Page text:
• Until recently, it was really starting to look like winding up on my preseason "My Guys" list was something of a curse. Prior to the 2008 season, I singled out Lamarr Houston (uncharacteristic DUI), Deon Beasley (lost starting job), Malcolm Williams (barely used outside Lubbock), Sam Acho (a year early), and Michael Huey (disaster filling in for injured Tanner). Three games into this season, I was starting to fret with guilt about "My Guys, 2009" -- DJ Grant blew out his knee just one week after I posted the list, a seemingly distracted/disinterested Chykie Brown game up a smattering of big plays, and Fozzy Whittaker still couldn't get healthy enough to play. The way things were going, I was more than a little worried we'd lose Aaron Williams and Keenan Robinson to a UFO abduction; that, or kicking some bitches.

    There's no getting Grant back, but amongst the other four, the worm has turned: Chykie is living up to his potential, Williams and Robinson are alive and well, and -- perhaps most importantly -- Fozzy Whittaker has been healthy and on the field the past four games. He carried the ball 4 times for 38 yards and a score in his season debut against UTEP, dropped six points on Colorado in his 4th quarter cameo (1 rush, 12 yards, TD), picked up 85 yards on 18 carries (4 catches, 21 yards) as a starter against Oklahoma, and scored again as a starter this week versus Missouri (9 rushes, 36 yards / 3 catches for 18 yards).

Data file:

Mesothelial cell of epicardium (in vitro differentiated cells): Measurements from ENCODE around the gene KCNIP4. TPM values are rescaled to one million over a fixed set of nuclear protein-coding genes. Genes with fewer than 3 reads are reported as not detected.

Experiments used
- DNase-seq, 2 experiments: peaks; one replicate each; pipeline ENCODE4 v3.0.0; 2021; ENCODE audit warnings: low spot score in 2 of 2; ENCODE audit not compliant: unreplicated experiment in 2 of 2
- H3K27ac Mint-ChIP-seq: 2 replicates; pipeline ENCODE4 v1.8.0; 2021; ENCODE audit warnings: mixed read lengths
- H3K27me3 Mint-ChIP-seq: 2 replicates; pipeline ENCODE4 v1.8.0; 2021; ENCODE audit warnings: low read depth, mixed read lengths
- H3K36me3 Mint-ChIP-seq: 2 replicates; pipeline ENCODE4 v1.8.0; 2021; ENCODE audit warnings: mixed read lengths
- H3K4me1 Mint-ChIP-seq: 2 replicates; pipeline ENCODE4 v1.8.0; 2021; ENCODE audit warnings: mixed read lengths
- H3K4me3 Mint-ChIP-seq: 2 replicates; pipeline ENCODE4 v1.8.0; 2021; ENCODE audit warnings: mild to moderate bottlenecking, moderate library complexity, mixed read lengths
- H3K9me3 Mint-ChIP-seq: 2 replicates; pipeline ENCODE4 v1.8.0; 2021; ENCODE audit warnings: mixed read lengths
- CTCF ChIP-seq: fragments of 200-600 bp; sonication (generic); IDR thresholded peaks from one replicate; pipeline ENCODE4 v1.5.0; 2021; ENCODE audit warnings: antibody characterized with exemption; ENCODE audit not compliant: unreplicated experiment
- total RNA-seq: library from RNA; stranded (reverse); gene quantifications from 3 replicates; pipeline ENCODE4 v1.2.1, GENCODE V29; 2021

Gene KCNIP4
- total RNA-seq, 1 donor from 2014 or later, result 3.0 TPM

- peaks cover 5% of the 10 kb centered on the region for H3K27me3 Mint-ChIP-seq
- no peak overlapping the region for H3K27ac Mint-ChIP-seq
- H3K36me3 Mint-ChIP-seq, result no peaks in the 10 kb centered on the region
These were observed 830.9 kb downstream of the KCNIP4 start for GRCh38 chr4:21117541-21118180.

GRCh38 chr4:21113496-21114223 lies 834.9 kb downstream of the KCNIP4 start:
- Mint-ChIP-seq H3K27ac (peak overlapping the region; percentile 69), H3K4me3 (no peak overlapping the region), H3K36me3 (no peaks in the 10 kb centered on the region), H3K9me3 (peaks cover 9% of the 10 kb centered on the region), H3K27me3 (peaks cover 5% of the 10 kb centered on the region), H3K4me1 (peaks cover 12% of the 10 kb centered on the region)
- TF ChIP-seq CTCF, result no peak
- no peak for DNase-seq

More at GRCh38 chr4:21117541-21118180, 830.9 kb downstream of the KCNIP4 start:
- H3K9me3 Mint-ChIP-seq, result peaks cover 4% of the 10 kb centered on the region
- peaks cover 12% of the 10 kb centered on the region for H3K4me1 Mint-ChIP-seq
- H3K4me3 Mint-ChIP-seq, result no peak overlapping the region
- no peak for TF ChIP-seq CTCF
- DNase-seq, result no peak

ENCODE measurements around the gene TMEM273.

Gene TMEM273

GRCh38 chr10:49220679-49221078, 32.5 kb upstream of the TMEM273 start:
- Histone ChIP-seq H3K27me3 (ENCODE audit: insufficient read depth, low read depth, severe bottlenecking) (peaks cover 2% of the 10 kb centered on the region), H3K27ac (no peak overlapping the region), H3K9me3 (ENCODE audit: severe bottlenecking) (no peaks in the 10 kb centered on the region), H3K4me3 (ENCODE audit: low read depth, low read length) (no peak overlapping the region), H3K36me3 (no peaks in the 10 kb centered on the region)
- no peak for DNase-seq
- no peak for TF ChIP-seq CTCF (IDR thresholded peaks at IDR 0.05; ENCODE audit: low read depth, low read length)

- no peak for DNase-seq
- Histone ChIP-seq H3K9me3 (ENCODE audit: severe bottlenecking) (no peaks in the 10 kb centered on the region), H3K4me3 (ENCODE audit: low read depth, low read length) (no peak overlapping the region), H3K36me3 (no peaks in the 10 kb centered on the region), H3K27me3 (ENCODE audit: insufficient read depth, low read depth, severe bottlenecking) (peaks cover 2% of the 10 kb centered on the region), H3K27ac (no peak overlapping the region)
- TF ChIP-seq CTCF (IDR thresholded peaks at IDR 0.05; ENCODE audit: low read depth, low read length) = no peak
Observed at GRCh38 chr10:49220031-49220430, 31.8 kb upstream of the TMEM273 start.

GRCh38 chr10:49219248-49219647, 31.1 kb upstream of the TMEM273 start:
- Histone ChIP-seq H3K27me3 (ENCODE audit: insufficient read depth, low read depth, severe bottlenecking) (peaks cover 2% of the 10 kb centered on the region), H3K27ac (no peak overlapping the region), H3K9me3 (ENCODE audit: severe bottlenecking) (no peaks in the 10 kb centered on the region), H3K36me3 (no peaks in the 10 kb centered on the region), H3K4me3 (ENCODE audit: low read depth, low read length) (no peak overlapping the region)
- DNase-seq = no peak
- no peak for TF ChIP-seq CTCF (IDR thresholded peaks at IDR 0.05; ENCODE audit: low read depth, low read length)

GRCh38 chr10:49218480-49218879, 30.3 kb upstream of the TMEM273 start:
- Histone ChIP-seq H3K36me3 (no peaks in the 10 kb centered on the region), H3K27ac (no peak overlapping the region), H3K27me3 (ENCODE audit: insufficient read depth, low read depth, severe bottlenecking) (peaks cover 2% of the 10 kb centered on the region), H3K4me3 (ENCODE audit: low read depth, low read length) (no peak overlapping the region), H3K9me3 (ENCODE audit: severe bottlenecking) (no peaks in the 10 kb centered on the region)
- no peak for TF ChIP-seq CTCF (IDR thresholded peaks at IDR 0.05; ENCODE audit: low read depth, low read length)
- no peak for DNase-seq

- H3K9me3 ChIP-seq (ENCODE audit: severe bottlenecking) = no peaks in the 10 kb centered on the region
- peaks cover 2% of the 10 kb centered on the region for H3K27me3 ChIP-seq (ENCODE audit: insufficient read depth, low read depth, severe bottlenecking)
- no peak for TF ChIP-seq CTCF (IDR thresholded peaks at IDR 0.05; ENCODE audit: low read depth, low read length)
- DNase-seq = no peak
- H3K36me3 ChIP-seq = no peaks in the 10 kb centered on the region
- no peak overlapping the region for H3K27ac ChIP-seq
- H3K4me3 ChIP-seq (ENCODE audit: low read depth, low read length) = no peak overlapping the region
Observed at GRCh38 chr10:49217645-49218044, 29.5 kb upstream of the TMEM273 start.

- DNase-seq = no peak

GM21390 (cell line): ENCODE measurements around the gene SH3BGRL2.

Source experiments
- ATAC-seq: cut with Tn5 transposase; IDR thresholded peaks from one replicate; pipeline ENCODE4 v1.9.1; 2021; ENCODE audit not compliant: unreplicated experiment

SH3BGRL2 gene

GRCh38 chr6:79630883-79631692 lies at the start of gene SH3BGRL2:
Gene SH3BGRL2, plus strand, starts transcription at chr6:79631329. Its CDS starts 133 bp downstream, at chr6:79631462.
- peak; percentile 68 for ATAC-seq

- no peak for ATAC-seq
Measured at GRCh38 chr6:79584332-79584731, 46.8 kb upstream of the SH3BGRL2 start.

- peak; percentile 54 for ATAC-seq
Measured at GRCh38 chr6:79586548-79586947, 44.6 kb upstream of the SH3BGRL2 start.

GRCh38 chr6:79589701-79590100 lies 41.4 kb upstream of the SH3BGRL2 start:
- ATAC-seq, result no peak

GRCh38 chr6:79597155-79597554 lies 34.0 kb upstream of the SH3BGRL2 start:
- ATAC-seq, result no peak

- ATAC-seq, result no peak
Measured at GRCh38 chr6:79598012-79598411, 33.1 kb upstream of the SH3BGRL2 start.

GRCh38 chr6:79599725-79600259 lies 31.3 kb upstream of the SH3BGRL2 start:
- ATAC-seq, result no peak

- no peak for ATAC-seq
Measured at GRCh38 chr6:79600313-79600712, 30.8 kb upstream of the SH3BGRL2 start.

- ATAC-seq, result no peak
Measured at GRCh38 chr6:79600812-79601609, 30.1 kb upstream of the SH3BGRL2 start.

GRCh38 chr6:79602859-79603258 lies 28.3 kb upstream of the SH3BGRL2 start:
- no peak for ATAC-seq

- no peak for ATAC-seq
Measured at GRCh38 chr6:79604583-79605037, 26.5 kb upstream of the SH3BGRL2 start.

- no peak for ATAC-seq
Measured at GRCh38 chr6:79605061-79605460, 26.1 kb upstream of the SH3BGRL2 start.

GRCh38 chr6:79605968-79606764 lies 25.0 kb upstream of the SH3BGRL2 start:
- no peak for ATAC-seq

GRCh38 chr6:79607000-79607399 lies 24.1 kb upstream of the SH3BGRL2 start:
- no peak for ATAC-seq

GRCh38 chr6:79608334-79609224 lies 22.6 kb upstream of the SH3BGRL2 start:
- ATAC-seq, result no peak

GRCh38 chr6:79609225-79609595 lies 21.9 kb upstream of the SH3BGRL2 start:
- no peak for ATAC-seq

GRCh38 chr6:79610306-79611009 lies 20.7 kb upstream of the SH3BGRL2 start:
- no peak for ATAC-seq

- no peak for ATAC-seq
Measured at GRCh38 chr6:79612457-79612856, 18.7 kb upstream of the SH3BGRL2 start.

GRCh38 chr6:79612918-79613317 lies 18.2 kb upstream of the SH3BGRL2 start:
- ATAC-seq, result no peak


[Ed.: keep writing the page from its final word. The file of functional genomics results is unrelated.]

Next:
Four points on Healthy Fozzy's emergence:

    (1) To return to a point I've been making for over a year now, Fozzy's lateral quickness is especially valuable in our rushing scheme.

    (2) Not only are his quick feet and fluid hips valuable in helping him run, but it looks like there may be some cascade effect in Fozzy's cutback success helping our challenged offensive coordinator figure out how to make a run game work for the team. We'll see.

    (3) Missouri invited a Colt McCoy slaughtering, but even in a secondary role (just 9 rushes on the night) you could see that Whittaker is starting to trust his body more; a week ago, he doesn't score that touchdown at the pylon as he did Saturday night. If he can stay healthy for the rest of this year, as he finishes more runs and starts forgetting about the past two years of tenderness, I expect we'll see a smattering of dazzling plays and long scores -- he's not at all as fast as Jamaal Charles, but I like Whittaker in traffic a good bit more.
  • (4) If you're looking for a single factor about which to obsess over the rest of this season, you could do worse than the development of Fozzy -- both in terms of his own play on the field and, especially, Greg Davis' usage of him. More precisely, the key may be the development of the running game, generally -- lest my excitement confuse, I'm not suggesting Fozzy is some kind of singular savior; the several observations on the run game are meant to be read in concert, the big point being: While Texas needn't be (and is in fact incapable of being) an elite rushing team, there is a substantial amount of potential value to the team's title chances to be had just from committing to the ground game in the ways described. Systematically channeling our strength rushing to convert short yardage situations extends drives, reduces turnover risk, and opens play action opportunities. Committing to develop the usage of Fozzy Whittaker gives the rushing offense some real bite, improves opportunities for big plays on the ground, and, above all, also opens up play action while dictating how opposing defenses can play us.